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Siraj Syed

Siraj Syed is the India Correspondent for and a member of FIPRESCI, the International Federation of Film Critics. He is a Film Festival Correspondent since 1976, Film-critic since 1969 and a Feature-writer since 1970. He is also an acting and dialogue coach. 



Cinematography Art, Review: A magazine for the learned and the learners

Cinematography Art, Review: A magazine for the learned and the learners

At the Broadcast India exhibition, held at the Jio World Convention Centre, Bandra-Kurla Complex, Mumbai, October 13-15, I chanced upon a stall that displayed several issues a magazine and a large poster of a film school. The film school was named Craft, while the magazine was called Cinematography Art. Art and Craft co-existing. Inquiries revealed that the two ventures are run by Naresh Sharma, who is known to me, as a conductor cinematography workshops. The young man manning the stall handed me the latest copy of the magazine, their October-December issue (it is a quarterly), with a request to review it. So here we are.

This is the 35th issue of the magazine and it is priced at Rs. 100/USD5, and runs into 64 pages. It is in a ‘double whammy’ format, with a front cover on both sides, and text printed in reverse for half the magazine. On one cover is Supratim Bhol, winner of the National Award for best cinematography, for the film Avijatrik, the sequel to Satyajit Ray’s Apu trilogy. On the reverse cover is a poster of the 30th International Film Festival of Torun, Poland. Both are attractive, in their own way. Bhol is interviewed for the cover story, which comes in only at the end of the first section, spanning five pages.

Bhol conducts a Master Class for Craft cinematography students. He describes one scene from Avijatrik, “There is a walk of a couple on a very small lane inside a village and the village is next to a pond, so you don’t have the place to place your lights. It was supposed to be shot during day. The artiste arrived late. So we had to shoot in the evening. So how do I light it up? There were four-five houses on the right and a little gap between them. If I placed those lights between those gaps, it will look like I have done zonal lighting, which is impossible in a realistic zone of a light in 1940. The only possibility during night is the sky light...a kind of existing street lights or whatever it is. Street lights in 1940 were not there in the villages. So, overall, the sky light, which is falling on the entire village also fell on that particular lane. I was thinking that I had just 10-15 minutes when the artiste was already there, discussing with the director. Suddenly I realized that the entire road on which we were shooting in 2019 had municipalities small CFL bulbs, almost like zero watt giving very soft shadow-less feel.”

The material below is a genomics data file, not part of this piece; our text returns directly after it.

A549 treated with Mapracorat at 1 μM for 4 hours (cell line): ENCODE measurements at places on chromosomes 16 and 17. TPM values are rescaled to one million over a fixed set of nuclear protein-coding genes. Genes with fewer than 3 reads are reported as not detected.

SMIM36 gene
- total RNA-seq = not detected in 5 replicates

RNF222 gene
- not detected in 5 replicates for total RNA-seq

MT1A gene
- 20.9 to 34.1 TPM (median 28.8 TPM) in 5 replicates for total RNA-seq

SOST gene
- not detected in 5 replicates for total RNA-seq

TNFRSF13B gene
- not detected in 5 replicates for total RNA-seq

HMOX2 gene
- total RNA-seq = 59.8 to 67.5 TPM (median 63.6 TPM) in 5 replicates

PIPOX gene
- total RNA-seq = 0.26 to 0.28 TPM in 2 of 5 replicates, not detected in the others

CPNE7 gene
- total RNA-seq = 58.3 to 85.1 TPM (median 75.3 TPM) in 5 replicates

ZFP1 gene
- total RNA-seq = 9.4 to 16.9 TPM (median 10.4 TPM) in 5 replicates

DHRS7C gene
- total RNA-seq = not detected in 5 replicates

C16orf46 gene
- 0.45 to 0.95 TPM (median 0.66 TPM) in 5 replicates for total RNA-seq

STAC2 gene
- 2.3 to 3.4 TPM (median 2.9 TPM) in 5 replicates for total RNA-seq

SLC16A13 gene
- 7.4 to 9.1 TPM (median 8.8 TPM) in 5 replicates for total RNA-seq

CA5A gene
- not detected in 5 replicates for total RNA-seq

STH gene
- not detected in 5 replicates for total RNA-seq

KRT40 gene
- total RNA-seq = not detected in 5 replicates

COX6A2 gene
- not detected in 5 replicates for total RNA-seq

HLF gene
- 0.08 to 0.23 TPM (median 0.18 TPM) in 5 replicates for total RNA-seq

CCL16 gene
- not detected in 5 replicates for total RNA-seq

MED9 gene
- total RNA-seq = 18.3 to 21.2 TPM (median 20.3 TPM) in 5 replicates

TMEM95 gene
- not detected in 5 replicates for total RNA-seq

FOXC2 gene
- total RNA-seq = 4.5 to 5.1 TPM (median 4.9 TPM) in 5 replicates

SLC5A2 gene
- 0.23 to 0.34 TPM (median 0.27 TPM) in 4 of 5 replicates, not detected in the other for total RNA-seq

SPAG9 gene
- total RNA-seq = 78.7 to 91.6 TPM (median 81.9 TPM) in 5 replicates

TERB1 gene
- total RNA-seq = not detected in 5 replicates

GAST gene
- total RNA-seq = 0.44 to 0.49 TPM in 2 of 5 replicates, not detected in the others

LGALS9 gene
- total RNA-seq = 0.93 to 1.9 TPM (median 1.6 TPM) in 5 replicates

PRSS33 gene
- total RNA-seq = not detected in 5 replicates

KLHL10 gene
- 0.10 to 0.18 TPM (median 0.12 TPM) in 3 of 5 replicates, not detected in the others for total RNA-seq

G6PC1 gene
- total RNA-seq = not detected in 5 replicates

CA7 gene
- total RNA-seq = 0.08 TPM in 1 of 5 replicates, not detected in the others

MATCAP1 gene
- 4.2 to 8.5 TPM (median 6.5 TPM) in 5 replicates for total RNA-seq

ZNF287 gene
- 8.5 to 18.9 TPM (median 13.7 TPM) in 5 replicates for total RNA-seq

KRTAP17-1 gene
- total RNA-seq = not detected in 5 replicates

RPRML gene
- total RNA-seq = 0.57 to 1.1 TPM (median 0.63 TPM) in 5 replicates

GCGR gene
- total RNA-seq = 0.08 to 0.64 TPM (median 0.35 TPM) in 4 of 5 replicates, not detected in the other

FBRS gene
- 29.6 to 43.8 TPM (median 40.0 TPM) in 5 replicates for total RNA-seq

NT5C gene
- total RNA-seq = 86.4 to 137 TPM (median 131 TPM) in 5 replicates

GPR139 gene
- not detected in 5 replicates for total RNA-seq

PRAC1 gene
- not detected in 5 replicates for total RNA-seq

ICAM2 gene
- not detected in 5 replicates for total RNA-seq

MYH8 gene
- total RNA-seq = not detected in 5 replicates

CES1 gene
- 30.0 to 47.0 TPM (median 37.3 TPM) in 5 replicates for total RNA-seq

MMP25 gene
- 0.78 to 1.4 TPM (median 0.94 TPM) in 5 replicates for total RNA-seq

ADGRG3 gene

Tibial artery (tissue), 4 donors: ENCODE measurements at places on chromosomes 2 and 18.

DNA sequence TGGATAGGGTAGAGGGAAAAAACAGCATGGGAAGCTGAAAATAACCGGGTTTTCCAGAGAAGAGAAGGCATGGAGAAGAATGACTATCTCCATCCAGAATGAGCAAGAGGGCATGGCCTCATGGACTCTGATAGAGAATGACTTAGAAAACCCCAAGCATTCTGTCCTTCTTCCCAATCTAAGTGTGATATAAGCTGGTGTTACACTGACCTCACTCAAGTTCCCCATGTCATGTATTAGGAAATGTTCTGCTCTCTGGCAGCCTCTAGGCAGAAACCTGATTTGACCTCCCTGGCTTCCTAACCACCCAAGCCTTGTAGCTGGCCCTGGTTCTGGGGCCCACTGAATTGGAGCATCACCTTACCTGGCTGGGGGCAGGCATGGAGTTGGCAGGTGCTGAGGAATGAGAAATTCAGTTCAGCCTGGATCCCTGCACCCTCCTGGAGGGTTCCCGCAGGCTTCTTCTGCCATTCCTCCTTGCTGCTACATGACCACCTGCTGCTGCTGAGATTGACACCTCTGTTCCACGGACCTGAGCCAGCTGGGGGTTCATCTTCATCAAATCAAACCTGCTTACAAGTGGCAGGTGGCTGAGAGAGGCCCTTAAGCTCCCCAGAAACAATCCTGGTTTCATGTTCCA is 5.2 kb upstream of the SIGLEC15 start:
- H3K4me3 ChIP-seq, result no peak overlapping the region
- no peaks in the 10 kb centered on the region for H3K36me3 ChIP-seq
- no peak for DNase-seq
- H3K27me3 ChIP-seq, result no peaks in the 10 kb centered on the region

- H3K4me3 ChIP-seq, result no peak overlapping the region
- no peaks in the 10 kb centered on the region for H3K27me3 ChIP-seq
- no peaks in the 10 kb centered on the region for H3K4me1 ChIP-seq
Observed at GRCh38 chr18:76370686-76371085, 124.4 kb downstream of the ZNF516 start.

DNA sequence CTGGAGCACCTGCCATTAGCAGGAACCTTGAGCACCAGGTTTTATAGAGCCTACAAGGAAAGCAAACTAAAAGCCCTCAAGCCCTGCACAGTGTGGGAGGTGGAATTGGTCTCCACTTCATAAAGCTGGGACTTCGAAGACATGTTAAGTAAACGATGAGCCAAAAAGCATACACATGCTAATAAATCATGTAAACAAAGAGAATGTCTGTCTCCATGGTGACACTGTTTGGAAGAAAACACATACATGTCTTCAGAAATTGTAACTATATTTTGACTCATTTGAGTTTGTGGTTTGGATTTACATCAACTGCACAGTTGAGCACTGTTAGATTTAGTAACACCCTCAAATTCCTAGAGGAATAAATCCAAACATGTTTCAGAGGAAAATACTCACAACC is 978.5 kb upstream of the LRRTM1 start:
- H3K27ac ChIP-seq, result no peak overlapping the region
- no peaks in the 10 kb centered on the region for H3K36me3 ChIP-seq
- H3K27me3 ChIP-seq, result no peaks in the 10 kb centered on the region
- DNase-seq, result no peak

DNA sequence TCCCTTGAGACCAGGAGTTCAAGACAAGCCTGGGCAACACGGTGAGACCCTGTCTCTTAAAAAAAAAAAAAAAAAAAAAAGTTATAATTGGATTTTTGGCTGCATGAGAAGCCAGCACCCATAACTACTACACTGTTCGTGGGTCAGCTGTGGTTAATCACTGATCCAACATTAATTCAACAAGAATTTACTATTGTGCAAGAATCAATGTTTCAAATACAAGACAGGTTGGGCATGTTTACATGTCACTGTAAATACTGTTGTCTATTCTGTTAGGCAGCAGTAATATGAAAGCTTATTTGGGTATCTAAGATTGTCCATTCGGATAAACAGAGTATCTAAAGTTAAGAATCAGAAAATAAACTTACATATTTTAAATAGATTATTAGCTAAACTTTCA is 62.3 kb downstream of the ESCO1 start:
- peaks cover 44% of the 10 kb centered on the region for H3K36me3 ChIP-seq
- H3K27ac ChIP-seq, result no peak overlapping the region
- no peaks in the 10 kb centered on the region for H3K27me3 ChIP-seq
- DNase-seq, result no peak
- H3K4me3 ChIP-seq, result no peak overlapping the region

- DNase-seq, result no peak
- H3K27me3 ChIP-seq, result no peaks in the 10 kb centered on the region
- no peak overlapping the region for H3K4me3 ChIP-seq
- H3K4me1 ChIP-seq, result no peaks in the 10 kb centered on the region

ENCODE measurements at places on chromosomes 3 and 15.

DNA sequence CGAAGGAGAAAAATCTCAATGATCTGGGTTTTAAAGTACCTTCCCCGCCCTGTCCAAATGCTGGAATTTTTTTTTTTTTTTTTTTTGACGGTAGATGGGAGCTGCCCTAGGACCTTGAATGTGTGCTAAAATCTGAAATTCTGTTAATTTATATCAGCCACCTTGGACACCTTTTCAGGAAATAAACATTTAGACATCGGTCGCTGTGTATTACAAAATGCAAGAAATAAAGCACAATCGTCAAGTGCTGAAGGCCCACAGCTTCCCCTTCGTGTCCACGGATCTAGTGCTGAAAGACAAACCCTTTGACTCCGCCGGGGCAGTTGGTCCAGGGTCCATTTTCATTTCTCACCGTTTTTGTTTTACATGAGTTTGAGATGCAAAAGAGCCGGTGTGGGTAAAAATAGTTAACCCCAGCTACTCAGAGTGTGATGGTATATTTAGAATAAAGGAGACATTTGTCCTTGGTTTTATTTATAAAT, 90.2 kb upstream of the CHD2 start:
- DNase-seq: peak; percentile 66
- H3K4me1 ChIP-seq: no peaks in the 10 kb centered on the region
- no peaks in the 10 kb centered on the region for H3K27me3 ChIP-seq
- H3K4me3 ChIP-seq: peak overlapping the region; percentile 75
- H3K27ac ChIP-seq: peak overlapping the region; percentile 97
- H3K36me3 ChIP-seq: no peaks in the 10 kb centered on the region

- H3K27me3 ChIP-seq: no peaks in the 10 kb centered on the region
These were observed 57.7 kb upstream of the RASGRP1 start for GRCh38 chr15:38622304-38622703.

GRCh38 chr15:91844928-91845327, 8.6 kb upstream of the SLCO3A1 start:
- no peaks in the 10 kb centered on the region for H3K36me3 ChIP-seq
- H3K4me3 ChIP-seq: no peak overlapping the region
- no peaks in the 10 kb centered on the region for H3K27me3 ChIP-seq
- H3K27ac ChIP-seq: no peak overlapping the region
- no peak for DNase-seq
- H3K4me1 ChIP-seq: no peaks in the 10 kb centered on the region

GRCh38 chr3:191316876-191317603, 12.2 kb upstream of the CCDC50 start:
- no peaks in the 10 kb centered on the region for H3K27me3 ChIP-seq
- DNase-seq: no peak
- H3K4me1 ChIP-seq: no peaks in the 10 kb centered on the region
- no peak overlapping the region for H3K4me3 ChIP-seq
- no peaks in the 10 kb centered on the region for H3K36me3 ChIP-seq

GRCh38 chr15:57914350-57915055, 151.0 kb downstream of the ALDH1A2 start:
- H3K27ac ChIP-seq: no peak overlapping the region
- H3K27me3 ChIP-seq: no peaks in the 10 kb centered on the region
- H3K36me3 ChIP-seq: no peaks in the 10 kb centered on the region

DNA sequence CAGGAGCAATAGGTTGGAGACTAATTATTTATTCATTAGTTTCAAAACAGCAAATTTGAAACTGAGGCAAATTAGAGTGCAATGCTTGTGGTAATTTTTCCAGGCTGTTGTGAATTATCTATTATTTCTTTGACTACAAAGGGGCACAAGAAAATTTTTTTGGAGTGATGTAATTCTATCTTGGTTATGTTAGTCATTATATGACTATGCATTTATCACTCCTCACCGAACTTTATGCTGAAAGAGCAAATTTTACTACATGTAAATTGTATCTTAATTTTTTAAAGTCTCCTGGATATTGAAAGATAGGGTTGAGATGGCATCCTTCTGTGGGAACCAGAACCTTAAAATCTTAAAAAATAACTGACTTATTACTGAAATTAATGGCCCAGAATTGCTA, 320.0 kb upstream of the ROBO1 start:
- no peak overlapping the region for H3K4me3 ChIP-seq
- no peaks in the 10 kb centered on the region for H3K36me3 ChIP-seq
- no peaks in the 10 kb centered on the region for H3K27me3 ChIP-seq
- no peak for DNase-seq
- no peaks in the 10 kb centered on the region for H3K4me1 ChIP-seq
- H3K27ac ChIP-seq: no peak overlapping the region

As you flip through, the fourth sheet is an advertisement for CRAFT FILM SCHOOL, run by Naresh Sharma. Interviews with Amit Bhandari, Director, Business Development and Sales at Tinnu International, an agency selling a whole range of professional cameras. Going through it, we learn that Alexa is the first choice among cinematographers, while Red is the second priority. Getting into the nitty gritty, the magazine carries another interview, this time with Debojyoti Ghosh, an acclaimed colour grading artist. An added attraction is the tribute to Ashok Mehta by Naresh Sharma, editor and publisher. Madhuram J. Solanki recollects his experiences as Director of Photography (DOP). Broadcast India Show (BIS) is previewed over four pages. A highly interesting feature is 5 Plays in Search of Ibsen by lighting designer Daulat Vaid, occupying 14 pages. This is followed by an interview with Barun Mukherjee, renowned cinematographer. Incidentally, Barun shot my ‘Diploma film’ when I was studying cinema at Xavier Institute of Communications, in 1980-81.

Cinematography Art is a necessary tool of the trade for cinematographers, both established and budding, the learned and the learners.                                                                                                                          

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About Siraj Syed

Syed Siraj
(Siraj Associates)

Siraj Syed is a film-critic since 1970 and a Former President of the Freelance Film Journalists' Combine of India.

He is the India Correspondent of and a member of FIPRESCI, the international Federation of Film Critics, Munich, Germany

Siraj Syed has contributed over 1,015 articles on cinema, international film festivals, conventions, exhibitions, etc., most recently, at IFFI (Goa), MIFF (Mumbai), MFF/MAMI (Mumbai) and CommunicAsia (Singapore). He often edits film festival daily bulletins.

He is also an actor and a dubbing artiste. Further, he has been teaching media, acting and dubbing at over 30 institutes in India and Singapore, since 1984.

Bandra West, Mumbai


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